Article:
Chen-Yin’s family is Chinese Jamaican, and his father is from Florida, and so growing up, he had a ton of exposure to the southern U.S. “That’s where the seed was planted.” He started catering and went down to Texas to learn more. What he gleaned from the style? “I don’t want (the restaurant) to be a sell out BBQ place.”


All proteins are smoked. Brisket and beef ribs: “this is how it’s done in Texas,” he says. “Everything else is a spin or elevation.” Sausages are “close to being traditional,” but you might not find Kimchee Brussel Sprouts ($7) on a Texan menu. “That’s my philosophy – you have a foundation and then you break it down.”

He takes great care with the ingredients, careful not to over rub the brisket – something he sees all the time, and says, “The sides should be as good as the meat.”


Chen-Yin uses only USDA Beef Prime. “This is the best for barbecue. Canadian beef is not good – it’s too lean.”

Pork and poultry, however, is Canadian – Ontario, in fact.


Beef ribs are only available on Friday and Saturday (because they take up a lot of space in the smoker) so make sure to visit one of these days.


It’s one of the few barbecue places that does incredible vegetarian dishes, including the Jerk Jackfruit Sandwich ($12) that he makes with smoked jackfruit, braised in jerk sauce with mirepoix and butter, topped with coleslaw, piled onto a soft bun. In the winter, he does a twice-baked yam in foil in firebox, loaded with cheddar and sour cream.


Things to know about this ’cue: BBQ is served at 150 degrees and everything comes up fast, usually in just five minutes.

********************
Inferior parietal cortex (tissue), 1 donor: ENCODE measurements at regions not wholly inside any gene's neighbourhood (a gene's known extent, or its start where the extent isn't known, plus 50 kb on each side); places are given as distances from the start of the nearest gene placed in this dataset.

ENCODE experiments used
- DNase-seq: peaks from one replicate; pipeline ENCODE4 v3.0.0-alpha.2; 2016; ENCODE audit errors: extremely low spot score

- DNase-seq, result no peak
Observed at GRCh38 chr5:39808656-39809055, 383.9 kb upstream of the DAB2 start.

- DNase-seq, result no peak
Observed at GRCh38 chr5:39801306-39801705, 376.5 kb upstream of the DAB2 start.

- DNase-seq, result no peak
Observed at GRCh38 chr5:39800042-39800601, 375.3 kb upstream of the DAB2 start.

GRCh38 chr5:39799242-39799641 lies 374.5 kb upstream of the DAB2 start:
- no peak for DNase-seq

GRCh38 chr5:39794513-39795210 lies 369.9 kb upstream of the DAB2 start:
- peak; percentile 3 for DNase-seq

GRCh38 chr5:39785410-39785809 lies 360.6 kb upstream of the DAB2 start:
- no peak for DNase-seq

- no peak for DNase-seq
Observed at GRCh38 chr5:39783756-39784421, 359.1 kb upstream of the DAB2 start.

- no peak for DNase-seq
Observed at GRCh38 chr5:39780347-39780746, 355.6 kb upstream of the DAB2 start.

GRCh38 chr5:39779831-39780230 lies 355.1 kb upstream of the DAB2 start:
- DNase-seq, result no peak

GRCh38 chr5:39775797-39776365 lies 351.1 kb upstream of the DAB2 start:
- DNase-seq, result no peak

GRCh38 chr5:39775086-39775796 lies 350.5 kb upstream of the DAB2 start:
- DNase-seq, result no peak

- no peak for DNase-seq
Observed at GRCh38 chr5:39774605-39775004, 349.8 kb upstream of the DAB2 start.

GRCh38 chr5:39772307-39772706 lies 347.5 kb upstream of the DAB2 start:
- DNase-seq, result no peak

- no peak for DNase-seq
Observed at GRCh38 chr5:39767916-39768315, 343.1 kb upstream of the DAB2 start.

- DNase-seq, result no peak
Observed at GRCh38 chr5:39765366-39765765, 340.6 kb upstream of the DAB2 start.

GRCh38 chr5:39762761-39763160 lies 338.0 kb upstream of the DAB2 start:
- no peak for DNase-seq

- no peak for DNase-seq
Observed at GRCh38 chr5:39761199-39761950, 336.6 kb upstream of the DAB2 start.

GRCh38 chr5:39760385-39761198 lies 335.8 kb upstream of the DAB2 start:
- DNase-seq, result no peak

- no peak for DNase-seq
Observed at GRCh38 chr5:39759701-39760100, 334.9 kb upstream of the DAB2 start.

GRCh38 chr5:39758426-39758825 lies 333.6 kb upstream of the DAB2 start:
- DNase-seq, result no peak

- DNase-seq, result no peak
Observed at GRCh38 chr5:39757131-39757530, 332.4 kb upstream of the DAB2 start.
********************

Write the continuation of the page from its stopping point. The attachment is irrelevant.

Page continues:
Once you try it, you’ll be hooked. You’ll also be stuffed. Chen-Yin says, “It’s a badge of honour that we crush people.” Consider yourself warned.


Foodways Texas is an “organization founded by scholars, chefs, journalists, restaurateurs, farmers, ranchers and other citizens of the state of Texas who have made it their mission to preserve, promote and celebrate the diverse food cultures of Texas.”  Membership is extended to very few. Chen-Yin was invited this past March.


In addition to the phenomenal fare (everything’s made from scratch except buns – purchased from from Martin’s Potato Rolls in Chambersville, PA – and bread), there’s fantastic drinks: beer (draught, bottles and cans $5-$15), wine (gls $7, bottle of sparkling $55), tequila ($7-$10), inexpensive cocktails ($8-$10), and impressive, extensive collection of bourbons ($7-$15), including Weller’s 12 YO, considered a “poor man’s Pappy ($15), Maker’s Mark Cask Strength at a mere 112.2 proof ($15) and Weller Antique 107 ($10). Recently added to the collection: Bookers Blue Knight, Colonel EH Taylor Single Barrel, Stagg JR, and High West Yippee Ki Yay.


Smoke Signals Bar-B-Q (1242 Dundas St. W.) accommodates 50 guests inside and 12 at The Pit Room outside (weather-permitting) for dinner Tuesday to Sunday and lunch Friday to Sunday for dining in. Takeout, catering and booking for private parties are also available.